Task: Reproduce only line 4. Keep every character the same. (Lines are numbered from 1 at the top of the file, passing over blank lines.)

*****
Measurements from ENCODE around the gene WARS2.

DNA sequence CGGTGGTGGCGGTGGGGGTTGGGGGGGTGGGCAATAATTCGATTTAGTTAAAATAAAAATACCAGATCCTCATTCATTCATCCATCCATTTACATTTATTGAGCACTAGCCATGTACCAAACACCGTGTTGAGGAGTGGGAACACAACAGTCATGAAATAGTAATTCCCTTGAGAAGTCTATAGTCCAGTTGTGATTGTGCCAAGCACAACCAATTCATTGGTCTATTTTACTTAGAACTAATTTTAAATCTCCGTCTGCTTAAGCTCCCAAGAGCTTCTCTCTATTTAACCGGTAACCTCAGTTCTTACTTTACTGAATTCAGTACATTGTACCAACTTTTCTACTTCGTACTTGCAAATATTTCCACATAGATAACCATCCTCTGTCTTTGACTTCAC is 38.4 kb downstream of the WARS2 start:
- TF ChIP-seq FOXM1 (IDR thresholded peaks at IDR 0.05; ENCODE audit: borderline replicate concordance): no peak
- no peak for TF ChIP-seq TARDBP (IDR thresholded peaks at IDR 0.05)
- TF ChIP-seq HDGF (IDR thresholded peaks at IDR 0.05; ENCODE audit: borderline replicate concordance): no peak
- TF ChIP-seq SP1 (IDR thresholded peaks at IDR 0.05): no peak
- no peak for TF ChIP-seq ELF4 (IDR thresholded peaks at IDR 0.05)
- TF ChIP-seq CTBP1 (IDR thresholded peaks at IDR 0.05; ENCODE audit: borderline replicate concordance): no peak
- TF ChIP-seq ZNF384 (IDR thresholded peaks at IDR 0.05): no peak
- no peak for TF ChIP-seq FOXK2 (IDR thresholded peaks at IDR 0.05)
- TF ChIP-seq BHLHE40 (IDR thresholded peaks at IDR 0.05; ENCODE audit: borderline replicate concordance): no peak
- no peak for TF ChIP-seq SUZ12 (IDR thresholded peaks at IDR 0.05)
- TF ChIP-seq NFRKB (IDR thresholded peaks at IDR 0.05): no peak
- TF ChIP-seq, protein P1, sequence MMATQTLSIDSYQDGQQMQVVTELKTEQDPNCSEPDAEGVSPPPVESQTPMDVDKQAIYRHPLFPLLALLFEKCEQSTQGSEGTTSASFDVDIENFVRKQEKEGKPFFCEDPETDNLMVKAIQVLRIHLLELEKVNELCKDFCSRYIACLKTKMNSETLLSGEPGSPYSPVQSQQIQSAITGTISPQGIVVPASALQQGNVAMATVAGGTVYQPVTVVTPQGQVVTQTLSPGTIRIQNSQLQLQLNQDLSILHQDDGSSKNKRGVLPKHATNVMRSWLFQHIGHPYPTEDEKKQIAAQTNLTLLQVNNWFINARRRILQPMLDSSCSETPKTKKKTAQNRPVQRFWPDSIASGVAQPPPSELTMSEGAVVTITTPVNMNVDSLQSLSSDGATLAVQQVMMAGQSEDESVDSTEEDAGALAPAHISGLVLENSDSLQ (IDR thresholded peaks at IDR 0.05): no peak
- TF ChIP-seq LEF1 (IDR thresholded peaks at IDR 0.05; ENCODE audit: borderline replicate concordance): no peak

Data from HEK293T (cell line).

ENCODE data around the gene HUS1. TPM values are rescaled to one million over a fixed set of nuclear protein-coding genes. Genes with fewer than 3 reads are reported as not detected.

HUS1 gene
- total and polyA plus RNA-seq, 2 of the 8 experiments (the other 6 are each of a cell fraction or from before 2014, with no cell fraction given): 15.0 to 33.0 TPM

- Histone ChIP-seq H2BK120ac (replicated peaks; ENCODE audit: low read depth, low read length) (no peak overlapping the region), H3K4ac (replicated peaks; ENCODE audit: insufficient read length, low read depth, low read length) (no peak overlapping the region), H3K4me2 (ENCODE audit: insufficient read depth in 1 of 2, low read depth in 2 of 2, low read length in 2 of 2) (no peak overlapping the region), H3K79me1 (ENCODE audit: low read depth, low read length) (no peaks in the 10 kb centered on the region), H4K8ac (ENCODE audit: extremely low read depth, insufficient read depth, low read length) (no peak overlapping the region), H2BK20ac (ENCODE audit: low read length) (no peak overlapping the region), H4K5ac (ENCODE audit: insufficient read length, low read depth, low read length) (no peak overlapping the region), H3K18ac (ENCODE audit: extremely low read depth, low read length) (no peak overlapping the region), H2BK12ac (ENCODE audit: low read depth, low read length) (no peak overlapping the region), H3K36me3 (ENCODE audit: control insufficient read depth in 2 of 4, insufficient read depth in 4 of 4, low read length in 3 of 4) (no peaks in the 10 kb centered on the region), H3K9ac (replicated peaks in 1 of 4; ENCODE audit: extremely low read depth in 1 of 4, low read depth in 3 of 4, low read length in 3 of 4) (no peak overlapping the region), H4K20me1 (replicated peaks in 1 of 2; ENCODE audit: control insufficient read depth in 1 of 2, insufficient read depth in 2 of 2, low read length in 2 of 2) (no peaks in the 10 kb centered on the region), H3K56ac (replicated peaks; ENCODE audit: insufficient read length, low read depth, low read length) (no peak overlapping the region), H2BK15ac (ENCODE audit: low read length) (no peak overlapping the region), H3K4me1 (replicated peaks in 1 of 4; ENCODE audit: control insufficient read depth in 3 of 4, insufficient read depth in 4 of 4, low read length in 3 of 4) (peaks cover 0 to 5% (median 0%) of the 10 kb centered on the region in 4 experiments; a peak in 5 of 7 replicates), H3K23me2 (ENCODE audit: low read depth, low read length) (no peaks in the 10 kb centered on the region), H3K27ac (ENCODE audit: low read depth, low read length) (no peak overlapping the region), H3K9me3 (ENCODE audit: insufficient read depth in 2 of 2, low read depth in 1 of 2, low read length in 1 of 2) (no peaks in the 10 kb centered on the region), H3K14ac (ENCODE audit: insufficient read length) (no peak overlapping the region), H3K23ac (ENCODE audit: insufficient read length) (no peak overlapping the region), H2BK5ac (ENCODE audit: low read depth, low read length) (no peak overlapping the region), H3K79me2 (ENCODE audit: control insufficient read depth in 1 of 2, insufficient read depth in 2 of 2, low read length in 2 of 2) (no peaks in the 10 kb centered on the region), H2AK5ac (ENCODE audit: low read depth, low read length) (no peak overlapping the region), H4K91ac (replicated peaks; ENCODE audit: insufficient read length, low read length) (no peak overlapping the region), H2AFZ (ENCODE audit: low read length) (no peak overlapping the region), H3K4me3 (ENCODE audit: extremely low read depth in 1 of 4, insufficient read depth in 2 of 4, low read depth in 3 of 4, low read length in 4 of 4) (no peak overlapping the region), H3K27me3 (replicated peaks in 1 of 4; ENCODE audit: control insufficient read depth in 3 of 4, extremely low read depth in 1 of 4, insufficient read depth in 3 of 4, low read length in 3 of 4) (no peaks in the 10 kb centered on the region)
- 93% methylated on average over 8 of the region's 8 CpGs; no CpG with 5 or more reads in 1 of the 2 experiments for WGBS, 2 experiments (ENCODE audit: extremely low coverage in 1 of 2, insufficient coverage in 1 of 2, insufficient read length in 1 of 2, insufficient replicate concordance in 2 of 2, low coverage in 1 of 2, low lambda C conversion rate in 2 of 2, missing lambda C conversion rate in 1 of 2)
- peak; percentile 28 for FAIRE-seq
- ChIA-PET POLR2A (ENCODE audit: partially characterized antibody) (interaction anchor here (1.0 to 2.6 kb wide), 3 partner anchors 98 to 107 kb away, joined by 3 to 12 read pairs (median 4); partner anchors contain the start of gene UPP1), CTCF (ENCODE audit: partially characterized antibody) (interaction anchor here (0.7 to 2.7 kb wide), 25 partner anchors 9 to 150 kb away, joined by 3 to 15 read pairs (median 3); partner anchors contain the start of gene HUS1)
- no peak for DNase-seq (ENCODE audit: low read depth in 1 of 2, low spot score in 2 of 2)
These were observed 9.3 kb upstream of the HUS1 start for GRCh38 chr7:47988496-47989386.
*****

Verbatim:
- no peak for TF ChIP-seq TARDBP (IDR thresholded peaks at IDR 0.05)